Saturday, July 13, 2019

Norman Cousins Reunite After Over Sixty Years Apart


Dateline: Saturday, July 6, 2019


This has been the year for reuniting with long-lost relatives. After 41 years apart, my cousin, Linda Thornhill Willett, in Texarkana, my home town, talks with me every week now, fifteen minutes of laughter, usually about the foibles of our mutual Walker relatives. After almost two decades apart, my brother, Dan Norman, has visited us twice this year, driving my mother, Lucille Norman, Aunt Alice Walker, and niece Tammy Norman to Daytona Beach, Tomoka C.I., for a few hours together.

The record was set this past Saturday when my cousin, Sue Jones, from North Carolina, visited with Libby and me. It has been at least sixty years since Sue's sisters, Betty and Jane, spent time with our family one summer when we first moved to Florida from Texas. We had a great time together hitting it off and becoming acquainted. Sue came to Florida to visit her sisters, and the last-minute visitation approval scramble almost didn't coalesce.

Sue's mother, formerly Frankie Lee Norman, was my father Eugene Norman's eldest sister. She married Ed Hatchell, and they raised three daughters and a son, William, in North Carolina. They made many trips to Dade City, Florida, over the years, to visit with my grandmother, Berta Lee (West) Norman, my uncle, Rufus Norman, and other Norman relatives.

I never knew that Grandma Norman spent so much time staying with the Hatchells and Aunt Eloise Norman. I told Sue about the time Grandma spent a couple of weeks with us when I was fifteen, and she taught me how to play the card game, Canasta. "She taught us, too," Sue said. It was like we lived parallel lives, hundreds of miles apart, connected by our Grandmother Norman.

Sue told us stories about her family and our mutual aunts, uncles and cousins that I'd never known, and her two children and grandchildren that I've never met. We share a mutual love of chickens and dogs, we both majored in accounting in college (although she went much farther than I did), love photography, and love camping (something I haven't been able to partake of in prison). Libby shares the same interests, and sitting across the table from them, observing them smiling and laughing, I was struck by the almost instant connections the two of them shared.

I told Sue that my clearest memory of her father, my Uncle Ed, was the ever present fishing cap he always wore, and the time he and Uncle Rufus took me fishing with them to a local lake, where he showed me how to cast a spinning rod and reel. When I shared that with Sue, she smiled wistfully and said, "He taught us, too."

She'd never heard the story Grandma told me about the prisoner of war camp in South Georgia during World War II, or the German prisoner who worked on Grandpa Robert Franklin Norman's farm. The Army allowed local farmers to sign out German P.O.W.'s to work during the war, and their prisoner became like a member of the family. He was a skilled mechanic, and after he repaired all Grandpa Norman's broken farm equipment, neighbors lined up to get him to fix theirs. When the war ended and the German prisoners were repatriated, their German didn't want to leave, not only because Germany had been bombed into ruins, but for fear of Hitler's punishment for having been captured by the enemy. Hitler wanted all loyal Germans to fight to the death, and captured soldiers were considered traitors to Germany. Fortunately for the P.O.W.'s, Hitler committed suicide.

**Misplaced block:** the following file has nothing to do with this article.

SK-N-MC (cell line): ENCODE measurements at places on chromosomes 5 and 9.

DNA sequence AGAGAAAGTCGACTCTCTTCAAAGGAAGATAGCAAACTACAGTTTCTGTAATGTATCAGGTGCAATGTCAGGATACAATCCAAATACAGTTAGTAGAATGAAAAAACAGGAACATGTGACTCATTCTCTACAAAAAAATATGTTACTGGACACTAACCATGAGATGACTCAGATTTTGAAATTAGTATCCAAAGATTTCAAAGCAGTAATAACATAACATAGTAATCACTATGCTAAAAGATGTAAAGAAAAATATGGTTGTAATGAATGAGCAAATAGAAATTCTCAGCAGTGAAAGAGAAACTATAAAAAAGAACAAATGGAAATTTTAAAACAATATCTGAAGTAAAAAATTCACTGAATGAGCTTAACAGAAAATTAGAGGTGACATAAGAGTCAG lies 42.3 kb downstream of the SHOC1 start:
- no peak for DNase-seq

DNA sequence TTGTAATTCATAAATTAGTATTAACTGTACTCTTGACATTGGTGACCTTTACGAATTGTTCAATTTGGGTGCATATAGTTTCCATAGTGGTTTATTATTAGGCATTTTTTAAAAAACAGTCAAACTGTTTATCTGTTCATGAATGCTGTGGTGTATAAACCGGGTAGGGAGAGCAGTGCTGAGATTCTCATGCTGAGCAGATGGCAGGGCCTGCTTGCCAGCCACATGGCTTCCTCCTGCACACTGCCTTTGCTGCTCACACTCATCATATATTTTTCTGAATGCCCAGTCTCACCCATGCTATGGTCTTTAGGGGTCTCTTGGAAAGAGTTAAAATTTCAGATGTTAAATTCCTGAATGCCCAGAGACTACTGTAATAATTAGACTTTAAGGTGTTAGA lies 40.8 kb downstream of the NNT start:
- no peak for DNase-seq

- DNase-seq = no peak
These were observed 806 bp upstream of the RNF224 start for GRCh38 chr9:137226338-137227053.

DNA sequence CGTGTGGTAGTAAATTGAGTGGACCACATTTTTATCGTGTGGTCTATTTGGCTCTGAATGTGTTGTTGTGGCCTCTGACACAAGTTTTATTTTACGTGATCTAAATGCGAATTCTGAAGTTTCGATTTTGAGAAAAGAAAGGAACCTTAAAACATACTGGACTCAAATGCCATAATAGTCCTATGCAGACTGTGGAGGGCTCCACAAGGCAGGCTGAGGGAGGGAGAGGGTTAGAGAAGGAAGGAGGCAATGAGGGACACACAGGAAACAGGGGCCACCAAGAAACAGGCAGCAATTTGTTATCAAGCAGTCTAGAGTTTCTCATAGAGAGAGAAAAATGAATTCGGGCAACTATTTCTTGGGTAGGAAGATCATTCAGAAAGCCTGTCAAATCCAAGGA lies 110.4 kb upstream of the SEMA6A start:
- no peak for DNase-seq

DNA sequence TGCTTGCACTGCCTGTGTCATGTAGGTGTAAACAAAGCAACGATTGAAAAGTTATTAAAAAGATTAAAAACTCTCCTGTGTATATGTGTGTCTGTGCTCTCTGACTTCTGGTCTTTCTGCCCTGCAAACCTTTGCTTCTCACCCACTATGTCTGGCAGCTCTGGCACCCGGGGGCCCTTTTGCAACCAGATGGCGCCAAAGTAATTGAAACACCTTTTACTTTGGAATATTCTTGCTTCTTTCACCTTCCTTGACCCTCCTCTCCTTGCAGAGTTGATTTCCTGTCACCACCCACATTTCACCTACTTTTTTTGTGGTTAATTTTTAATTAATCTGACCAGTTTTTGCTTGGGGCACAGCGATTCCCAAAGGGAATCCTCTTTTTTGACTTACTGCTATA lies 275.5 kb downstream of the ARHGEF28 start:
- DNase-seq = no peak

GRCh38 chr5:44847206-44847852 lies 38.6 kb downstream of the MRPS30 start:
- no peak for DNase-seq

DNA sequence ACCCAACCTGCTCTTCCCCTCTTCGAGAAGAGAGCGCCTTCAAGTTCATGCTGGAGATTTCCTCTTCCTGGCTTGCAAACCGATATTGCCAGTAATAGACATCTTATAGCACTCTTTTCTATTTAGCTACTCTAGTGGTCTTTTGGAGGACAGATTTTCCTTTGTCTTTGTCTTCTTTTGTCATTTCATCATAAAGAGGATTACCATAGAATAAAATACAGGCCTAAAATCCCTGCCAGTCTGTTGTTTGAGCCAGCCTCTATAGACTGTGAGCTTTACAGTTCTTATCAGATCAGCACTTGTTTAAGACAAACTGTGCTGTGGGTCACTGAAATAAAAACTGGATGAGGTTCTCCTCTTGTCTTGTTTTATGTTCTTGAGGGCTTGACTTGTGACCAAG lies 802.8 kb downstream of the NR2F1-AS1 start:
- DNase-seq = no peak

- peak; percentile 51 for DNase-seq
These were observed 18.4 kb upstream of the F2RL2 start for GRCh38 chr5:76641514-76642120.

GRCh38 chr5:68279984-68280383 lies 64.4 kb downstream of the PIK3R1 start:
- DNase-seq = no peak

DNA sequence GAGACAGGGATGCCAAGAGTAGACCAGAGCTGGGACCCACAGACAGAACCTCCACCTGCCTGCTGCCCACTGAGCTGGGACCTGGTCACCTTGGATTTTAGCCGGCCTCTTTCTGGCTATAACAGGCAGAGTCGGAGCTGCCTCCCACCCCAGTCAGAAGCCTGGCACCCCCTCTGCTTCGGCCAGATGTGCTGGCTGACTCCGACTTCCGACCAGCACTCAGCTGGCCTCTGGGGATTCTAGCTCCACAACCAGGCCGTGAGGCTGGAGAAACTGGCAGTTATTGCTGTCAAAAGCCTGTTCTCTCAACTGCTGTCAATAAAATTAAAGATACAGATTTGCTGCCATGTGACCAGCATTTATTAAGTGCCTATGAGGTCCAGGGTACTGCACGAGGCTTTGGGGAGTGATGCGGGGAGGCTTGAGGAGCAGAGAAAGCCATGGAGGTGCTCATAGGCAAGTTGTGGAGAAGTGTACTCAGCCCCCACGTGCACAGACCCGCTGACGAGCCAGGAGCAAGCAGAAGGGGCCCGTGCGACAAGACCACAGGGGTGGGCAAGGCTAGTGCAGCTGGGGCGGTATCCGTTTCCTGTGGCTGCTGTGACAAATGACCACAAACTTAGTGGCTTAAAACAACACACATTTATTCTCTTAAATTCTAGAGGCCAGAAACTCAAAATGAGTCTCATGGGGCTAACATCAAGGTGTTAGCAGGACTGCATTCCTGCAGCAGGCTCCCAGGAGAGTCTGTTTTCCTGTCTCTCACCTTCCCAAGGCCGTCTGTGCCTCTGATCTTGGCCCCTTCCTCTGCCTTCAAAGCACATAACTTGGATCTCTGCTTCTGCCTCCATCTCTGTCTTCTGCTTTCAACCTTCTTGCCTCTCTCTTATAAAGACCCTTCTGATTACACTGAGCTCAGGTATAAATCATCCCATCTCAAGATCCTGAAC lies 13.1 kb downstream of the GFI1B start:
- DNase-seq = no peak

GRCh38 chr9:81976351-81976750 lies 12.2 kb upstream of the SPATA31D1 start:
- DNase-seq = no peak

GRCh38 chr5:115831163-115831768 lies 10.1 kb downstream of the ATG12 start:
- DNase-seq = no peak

Sue told me I should write down that story, so here it is, Sue.

Sue told us stories I'd never heard, especially about Normans in Moultrie and Norman Park, Georgia, Norman Junior College, and the Norman Museum. Those places and Grandpa Norman's grave are on our list to one day visit. She also filled in her own family history, which was sad for me, since I had missed out on so much, being in prison most of my life, unable to maintain the family relationships she shared with relatives I only knew by names. Sue, you asked about Uncle Buddy's eldest daughter--I asked my mother on the phone--of course she remembers the names of all our generation's cousins-- Ann Norman.

We shared details of our aunts and uncles, Aunt Frankie Lee's and my father's brothers and sisters--I knew Uncle Buddy fought in WWII, but was surprised to learn that their oldest brother, Theus Norman, had been in the Army, too.

I reunited with Aunt Frankie Lee and Aunt Eloise in May, 1985, at Zephyrhills C.I., when they came for my father's funeral. When they entered the visiting area and saw me, they both began crying. We embraced, and I teared up, too. Aunt Frankie Lee told me, "When I saw you, you looked like our father as a young man." I'd never met my Norman grandfather. He'd died years before I was born. My father was sixteen, and convinced my grandmother to sign enlistment papers that he was seventeen, allowing him to go off to war in the Philippines, carrying a Browning Automatic Rifle (BAR) and guarding Japanese Imperial Marine prisoners. He never drew his $70 a month pay, sending his allotment to Grandma, instead hustling other soldiers as the checkers champion for his own cash needs. When I told Sue my father met my mother while driving a cab after the war, she told me that her father had driven a cab, too. No wonder we got along so well. The similarities were almost spooky.